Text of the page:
Dancer Lindsay Kemp both amused and outraged audiences in London throughout the Sixties and Seventies. He taught David Bowie and Kate Bush how to move, and now at 77 is still teaching and dancing. We find Lindsay in the Italian port of Livorno, admired by a small coterie of students and fans, but largely forgotten by the outside world. He’s full of life but also dealing with passing time, which is both eating at his body and pushing him further adrift from his love of performance and the stage.
“For me, he represents a creative freedom that is rare today.”
Filmed over two days in Livorno, an Italian port in the north-western part of Tuscany, at Lindsay’s home where he lives with his cat, and in a nearby Dance studio.
When asked why Sibley wanted to create this piece he tells us “Lindsay is not only a charming man but has had an amazing life as an artist and has touched many others. A gay man that to some critics was just a decadent imp whose ability to outrage was his only real instrument, and to others an inspiration who proved that you didn’t have to conform to the image of what a dancer should be. For me, he represents a creative freedom that is rare today. I wanted Lindsay holding on to his desire to dance in his last years and being free which as he says is the most important thing we have.”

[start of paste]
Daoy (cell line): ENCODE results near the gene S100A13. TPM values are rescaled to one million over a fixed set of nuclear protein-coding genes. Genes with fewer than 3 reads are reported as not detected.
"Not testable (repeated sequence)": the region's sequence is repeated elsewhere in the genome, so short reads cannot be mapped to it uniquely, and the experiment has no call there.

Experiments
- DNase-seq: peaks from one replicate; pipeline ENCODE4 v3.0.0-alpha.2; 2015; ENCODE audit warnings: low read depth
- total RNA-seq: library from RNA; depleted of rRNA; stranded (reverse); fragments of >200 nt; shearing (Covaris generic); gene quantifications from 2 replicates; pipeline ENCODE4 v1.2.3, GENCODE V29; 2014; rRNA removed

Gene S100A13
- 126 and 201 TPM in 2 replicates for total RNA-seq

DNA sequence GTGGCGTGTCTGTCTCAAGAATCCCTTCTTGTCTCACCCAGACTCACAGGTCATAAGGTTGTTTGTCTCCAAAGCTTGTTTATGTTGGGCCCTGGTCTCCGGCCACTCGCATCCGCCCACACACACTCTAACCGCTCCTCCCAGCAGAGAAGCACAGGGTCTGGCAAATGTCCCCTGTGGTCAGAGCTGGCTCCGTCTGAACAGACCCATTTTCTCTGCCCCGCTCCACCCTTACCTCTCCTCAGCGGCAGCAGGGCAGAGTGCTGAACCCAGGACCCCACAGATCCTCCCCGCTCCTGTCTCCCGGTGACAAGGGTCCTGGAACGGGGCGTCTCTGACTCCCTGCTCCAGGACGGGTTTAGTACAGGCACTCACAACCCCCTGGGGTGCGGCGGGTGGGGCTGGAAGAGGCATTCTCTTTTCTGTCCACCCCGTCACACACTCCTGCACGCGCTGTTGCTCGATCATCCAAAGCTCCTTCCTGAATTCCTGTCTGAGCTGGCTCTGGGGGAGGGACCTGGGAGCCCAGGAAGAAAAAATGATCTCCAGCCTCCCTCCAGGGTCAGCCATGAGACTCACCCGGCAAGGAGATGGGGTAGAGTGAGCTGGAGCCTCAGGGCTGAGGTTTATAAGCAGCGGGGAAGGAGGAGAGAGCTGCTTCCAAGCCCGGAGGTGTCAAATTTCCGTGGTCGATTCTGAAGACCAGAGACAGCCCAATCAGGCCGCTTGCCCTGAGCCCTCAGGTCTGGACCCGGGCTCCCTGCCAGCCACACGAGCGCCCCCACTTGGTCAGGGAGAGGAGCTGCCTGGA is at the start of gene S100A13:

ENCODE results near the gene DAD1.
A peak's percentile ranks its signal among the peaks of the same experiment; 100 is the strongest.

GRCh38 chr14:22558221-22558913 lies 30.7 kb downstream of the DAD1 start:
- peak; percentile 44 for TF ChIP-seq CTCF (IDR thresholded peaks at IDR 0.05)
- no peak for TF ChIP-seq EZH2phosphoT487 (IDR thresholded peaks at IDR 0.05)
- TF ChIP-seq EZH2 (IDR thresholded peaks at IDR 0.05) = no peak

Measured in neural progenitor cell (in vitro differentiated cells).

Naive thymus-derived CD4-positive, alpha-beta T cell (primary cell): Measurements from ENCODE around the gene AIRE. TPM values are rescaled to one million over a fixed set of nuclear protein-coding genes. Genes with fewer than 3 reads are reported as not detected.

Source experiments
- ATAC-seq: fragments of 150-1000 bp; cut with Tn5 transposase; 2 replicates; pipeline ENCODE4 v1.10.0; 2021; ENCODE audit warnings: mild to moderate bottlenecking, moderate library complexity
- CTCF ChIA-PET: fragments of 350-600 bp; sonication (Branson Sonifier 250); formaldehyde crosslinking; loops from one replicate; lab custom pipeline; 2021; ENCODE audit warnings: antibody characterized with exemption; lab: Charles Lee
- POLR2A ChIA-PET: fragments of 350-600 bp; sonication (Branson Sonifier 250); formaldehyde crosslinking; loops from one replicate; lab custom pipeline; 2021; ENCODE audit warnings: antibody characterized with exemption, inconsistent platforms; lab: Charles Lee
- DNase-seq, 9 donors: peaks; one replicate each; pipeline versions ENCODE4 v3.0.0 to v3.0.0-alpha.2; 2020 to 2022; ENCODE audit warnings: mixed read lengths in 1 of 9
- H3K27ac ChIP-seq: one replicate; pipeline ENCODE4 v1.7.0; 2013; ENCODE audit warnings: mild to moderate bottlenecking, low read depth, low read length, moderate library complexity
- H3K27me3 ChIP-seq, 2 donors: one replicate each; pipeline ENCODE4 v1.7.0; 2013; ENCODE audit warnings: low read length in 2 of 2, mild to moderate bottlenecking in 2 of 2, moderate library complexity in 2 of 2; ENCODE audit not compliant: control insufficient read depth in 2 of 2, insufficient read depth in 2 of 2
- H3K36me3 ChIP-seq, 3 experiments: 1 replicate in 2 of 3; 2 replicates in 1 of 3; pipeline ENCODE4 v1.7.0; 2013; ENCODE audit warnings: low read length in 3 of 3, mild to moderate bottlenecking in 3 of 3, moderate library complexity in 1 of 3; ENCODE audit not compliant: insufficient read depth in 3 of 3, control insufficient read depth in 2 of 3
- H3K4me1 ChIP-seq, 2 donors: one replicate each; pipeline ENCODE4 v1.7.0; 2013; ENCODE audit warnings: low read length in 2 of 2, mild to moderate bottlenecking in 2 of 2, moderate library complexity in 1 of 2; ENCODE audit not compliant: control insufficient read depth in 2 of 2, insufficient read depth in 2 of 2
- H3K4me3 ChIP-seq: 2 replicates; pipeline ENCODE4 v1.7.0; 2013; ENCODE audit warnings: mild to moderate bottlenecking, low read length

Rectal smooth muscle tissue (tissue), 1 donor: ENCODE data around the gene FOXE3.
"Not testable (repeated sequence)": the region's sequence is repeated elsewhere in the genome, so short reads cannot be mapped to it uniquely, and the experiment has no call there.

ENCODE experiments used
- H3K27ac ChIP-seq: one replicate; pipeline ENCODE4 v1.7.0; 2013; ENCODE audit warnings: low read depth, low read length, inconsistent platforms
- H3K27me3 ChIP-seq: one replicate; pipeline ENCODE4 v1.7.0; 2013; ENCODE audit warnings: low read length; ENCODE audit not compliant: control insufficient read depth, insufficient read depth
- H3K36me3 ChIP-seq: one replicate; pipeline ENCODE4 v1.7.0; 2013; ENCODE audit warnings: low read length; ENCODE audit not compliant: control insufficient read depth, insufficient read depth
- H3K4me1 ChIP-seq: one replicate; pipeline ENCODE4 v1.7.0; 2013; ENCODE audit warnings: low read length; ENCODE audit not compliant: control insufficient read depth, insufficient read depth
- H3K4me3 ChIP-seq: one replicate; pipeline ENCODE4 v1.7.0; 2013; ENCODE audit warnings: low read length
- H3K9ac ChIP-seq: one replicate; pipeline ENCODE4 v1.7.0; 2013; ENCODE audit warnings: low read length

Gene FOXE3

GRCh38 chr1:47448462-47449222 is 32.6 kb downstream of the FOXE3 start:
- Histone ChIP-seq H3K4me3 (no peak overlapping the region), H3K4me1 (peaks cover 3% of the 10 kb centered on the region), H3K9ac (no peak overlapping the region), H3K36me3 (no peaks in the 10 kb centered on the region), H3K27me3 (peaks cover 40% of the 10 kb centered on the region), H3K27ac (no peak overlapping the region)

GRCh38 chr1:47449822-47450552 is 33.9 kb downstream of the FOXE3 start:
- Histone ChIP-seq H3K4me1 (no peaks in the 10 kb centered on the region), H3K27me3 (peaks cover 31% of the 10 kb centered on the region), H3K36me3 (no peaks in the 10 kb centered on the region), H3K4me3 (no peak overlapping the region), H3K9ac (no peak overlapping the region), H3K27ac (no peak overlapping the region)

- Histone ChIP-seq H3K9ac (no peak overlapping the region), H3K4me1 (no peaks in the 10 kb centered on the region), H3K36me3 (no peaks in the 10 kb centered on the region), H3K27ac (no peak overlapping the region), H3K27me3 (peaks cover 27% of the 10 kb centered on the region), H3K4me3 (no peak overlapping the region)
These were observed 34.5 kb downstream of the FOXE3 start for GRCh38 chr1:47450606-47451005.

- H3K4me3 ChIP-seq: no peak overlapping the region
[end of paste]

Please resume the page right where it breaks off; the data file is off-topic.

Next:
“I knew what I hoped to capture - an honest, thoughtful moment in an older man’s life still doing what he loves.”
“I knew what I hoped to capture - an honest, thoughtful moment in an older man’s life still doing what he loves. I hope that the audience will be moved by his honesty and when he dances as if for the first and last time. The tone I wanted to capture was meditative, nearly poetic, as Lindsay opens up to us about his life now and desire to keep dancing.”
As for a highlight from the 2 days with Lindsey, Sibley is quick to respond “filming Lindsay standing proud with his angel wings on the beach with somewhat baffled locals taking pictures was pretty special.”